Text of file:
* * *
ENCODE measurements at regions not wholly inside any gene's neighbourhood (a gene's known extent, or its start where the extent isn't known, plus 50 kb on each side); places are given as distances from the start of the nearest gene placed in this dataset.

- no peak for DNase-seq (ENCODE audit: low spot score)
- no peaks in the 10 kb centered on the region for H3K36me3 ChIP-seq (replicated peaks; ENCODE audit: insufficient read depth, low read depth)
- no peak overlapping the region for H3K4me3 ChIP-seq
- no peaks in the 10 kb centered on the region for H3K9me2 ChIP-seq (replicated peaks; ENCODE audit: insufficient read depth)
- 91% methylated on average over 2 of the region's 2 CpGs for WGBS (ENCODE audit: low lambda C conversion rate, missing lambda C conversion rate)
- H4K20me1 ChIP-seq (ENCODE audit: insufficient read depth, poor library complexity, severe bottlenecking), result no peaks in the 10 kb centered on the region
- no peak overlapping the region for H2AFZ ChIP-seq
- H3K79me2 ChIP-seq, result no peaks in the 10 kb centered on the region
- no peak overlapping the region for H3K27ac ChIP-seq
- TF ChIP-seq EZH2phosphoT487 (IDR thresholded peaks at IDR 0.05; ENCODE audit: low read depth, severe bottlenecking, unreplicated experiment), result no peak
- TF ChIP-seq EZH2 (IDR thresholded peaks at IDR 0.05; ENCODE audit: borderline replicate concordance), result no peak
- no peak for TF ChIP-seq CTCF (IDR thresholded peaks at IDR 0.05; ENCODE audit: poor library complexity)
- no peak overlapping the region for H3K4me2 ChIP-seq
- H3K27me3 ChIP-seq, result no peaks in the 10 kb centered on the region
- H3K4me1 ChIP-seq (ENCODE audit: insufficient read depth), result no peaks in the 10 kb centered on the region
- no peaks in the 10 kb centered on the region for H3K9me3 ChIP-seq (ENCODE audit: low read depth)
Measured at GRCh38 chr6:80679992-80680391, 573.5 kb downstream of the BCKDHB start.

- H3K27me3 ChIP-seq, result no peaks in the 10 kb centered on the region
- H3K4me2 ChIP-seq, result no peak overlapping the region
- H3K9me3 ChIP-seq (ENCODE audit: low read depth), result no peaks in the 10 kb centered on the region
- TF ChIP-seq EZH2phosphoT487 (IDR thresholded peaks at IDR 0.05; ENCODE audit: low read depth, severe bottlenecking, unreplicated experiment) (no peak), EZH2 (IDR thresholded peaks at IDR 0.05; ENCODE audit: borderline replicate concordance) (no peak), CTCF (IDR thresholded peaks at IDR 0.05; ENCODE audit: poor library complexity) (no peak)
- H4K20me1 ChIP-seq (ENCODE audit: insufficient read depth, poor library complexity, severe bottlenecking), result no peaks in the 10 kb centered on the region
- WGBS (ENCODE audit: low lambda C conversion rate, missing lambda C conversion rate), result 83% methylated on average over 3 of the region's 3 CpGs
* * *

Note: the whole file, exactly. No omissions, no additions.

ENCODE measurements at regions not wholly inside any gene's neighbourhood (a gene's known extent, or its start where the extent isn't known, plus 50 kb on each side); places are given as distances from the start of the nearest gene placed in this dataset.

- no peak for DNase-seq (ENCODE audit: low spot score)
- no peaks in the 10 kb centered on the region for H3K36me3 ChIP-seq (replicated peaks; ENCODE audit: insufficient read depth, low read depth)
- no peak overlapping the region for H3K4me3 ChIP-seq
- no peaks in the 10 kb centered on the region for H3K9me2 ChIP-seq (replicated peaks; ENCODE audit: insufficient read depth)
- 91% methylated on average over 2 of the region's 2 CpGs for WGBS (ENCODE audit: low lambda C conversion rate, missing lambda C conversion rate)
- H4K20me1 ChIP-seq (ENCODE audit: insufficient read depth, poor library complexity, severe bottlenecking), result no peaks in the 10 kb centered on the region
- no peak overlapping the region for H2AFZ ChIP-seq
- H3K79me2 ChIP-seq, result no peaks in the 10 kb centered on the region
- no peak overlapping the region for H3K27ac ChIP-seq
- TF ChIP-seq EZH2phosphoT487 (IDR thresholded peaks at IDR 0.05; ENCODE audit: low read depth, severe bottlenecking, unreplicated experiment), result no peak
- TF ChIP-seq EZH2 (IDR thresholded peaks at IDR 0.05; ENCODE audit: borderline replicate concordance), result no peak
- no peak for TF ChIP-seq CTCF (IDR thresholded peaks at IDR 0.05; ENCODE audit: poor library complexity)
- no peak overlapping the region for H3K4me2 ChIP-seq
- H3K27me3 ChIP-seq, result no peaks in the 10 kb centered on the region
- H3K4me1 ChIP-seq (ENCODE audit: insufficient read depth), result no peaks in the 10 kb centered on the region
- no peaks in the 10 kb centered on the region for H3K9me3 ChIP-seq (ENCODE audit: low read depth)
Measured at GRCh38 chr6:80679992-80680391, 573.5 kb downstream of the BCKDHB start.

- H3K27me3 ChIP-seq, result no peaks in the 10 kb centered on the region
- H3K4me2 ChIP-seq, result no peak overlapping the region
- H3K9me3 ChIP-seq (ENCODE audit: low read depth), result no peaks in the 10 kb centered on the region
- TF ChIP-seq EZH2phosphoT487 (IDR thresholded peaks at IDR 0.05; ENCODE audit: low read depth, severe bottlenecking, unreplicated experiment) (no peak), EZH2 (IDR thresholded peaks at IDR 0.05; ENCODE audit: borderline replicate concordance) (no peak), CTCF (IDR thresholded peaks at IDR 0.05; ENCODE audit: poor library complexity) (no peak)
- H4K20me1 ChIP-seq (ENCODE audit: insufficient read depth, poor library complexity, severe bottlenecking), result no peaks in the 10 kb centered on the region
- WGBS (ENCODE audit: low lambda C conversion rate, missing lambda C conversion rate), result 83% methylated on average over 3 of the region's 3 CpGs